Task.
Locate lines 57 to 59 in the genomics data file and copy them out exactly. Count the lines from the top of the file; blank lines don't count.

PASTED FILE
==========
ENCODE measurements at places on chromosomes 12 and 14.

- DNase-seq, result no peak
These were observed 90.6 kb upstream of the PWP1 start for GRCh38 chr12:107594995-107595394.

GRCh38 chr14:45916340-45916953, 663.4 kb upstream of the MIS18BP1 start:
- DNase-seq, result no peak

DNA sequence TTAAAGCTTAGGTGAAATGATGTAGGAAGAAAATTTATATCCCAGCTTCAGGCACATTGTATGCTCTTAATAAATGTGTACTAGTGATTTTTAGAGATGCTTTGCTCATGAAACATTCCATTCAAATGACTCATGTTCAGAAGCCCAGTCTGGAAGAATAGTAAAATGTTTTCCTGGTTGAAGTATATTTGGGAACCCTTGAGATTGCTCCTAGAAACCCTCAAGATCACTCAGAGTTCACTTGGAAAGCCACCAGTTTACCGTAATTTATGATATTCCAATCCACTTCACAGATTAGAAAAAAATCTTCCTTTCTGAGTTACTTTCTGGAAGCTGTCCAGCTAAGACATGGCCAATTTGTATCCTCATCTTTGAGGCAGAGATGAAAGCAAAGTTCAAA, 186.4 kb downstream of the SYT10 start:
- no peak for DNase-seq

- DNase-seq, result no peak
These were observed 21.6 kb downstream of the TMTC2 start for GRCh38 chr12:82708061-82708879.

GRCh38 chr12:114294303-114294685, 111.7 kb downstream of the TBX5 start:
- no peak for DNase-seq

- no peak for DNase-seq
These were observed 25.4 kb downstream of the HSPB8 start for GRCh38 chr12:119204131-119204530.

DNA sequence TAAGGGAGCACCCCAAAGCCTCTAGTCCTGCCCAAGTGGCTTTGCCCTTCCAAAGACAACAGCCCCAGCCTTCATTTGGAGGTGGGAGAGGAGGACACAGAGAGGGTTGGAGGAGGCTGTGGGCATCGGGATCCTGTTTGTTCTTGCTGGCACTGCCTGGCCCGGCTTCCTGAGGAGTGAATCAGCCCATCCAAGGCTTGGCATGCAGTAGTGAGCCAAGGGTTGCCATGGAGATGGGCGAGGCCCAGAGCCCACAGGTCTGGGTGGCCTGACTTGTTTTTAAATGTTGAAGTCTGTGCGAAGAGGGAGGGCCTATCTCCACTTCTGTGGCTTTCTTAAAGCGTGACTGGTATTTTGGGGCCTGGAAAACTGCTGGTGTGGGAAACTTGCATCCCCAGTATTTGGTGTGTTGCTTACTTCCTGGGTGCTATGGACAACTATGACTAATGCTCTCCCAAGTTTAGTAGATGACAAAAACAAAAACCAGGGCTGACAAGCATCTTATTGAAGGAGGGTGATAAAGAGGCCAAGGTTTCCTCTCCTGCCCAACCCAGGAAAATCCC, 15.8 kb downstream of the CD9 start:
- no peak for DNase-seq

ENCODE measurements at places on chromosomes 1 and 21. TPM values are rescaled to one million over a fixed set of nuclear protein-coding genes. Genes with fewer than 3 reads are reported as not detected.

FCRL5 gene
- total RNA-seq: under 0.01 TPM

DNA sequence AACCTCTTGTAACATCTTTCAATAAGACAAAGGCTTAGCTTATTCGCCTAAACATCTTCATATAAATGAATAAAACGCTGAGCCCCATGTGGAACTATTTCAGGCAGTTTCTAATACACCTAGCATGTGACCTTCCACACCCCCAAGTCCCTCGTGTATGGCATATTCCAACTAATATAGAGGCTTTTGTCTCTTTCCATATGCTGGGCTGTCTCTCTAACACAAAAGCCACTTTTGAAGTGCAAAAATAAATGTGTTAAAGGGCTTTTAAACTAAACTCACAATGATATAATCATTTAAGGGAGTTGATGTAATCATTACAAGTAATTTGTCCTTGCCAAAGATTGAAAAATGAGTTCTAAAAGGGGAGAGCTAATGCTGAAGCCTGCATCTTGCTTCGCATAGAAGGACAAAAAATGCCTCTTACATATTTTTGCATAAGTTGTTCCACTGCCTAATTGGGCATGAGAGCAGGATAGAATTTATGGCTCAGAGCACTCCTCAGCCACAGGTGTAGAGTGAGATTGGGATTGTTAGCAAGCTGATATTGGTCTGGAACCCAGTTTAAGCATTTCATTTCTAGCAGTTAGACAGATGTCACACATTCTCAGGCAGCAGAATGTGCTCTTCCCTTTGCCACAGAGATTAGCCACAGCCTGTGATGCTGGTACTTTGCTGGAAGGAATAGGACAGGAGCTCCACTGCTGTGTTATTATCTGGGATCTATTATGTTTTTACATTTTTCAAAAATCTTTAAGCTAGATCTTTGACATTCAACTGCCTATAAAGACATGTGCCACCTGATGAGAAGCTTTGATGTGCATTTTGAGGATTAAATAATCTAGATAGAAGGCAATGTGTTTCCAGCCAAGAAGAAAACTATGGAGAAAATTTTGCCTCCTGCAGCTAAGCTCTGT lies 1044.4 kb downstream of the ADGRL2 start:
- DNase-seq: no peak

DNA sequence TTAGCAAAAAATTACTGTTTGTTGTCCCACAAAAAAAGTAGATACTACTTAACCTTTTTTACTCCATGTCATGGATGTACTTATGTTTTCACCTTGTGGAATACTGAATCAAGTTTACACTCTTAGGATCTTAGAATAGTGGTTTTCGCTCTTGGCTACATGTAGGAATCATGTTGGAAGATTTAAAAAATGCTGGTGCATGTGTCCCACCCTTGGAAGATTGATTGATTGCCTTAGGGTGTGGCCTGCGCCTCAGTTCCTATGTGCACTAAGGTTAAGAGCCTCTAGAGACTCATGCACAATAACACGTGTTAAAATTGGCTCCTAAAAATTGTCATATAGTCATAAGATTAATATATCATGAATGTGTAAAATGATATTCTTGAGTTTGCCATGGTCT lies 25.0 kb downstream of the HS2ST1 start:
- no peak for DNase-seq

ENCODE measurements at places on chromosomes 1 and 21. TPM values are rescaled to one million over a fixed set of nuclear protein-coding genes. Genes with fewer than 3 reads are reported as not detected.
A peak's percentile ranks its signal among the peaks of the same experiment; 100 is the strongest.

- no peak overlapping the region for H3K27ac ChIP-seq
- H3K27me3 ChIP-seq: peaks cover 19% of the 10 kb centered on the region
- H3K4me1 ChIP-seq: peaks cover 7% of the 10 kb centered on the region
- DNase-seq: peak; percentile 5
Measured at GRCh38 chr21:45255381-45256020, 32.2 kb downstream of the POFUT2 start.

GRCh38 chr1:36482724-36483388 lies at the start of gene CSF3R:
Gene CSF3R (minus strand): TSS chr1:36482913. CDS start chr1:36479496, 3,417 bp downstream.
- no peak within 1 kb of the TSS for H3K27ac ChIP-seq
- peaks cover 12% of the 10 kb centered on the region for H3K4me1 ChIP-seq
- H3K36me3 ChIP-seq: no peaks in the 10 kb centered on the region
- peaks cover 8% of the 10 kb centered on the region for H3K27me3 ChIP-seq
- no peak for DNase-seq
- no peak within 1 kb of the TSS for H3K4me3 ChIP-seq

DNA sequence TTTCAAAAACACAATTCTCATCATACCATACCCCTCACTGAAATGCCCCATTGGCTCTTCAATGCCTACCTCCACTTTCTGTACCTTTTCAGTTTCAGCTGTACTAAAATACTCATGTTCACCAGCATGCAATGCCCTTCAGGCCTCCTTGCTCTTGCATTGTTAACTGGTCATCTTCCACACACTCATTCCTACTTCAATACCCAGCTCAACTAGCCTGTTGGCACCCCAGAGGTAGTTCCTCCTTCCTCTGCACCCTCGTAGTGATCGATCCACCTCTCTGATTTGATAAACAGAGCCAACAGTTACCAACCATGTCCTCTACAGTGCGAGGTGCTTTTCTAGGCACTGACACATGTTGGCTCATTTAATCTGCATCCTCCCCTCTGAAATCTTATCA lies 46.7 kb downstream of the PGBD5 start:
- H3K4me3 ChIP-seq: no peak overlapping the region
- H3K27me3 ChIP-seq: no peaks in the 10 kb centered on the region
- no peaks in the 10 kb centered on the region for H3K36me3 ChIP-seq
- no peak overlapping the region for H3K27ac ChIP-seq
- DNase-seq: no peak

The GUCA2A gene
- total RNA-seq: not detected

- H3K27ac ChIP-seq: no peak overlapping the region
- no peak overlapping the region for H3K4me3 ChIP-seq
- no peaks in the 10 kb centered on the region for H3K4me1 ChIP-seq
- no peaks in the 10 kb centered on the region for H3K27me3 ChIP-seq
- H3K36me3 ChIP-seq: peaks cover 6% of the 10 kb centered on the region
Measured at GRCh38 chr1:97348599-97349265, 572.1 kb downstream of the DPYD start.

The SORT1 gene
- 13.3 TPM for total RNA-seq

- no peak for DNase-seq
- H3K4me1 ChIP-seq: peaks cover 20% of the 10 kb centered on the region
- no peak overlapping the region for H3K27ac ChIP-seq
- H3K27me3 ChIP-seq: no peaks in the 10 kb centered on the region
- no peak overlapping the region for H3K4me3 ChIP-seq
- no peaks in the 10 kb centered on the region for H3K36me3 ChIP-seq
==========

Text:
- H3K27me3 ChIP-seq: no peaks in the 10 kb centered on the region
- no peak overlapping the region for H3K4me3 ChIP-seq
- no peaks in the 10 kb centered on the region for H3K36me3 ChIP-seq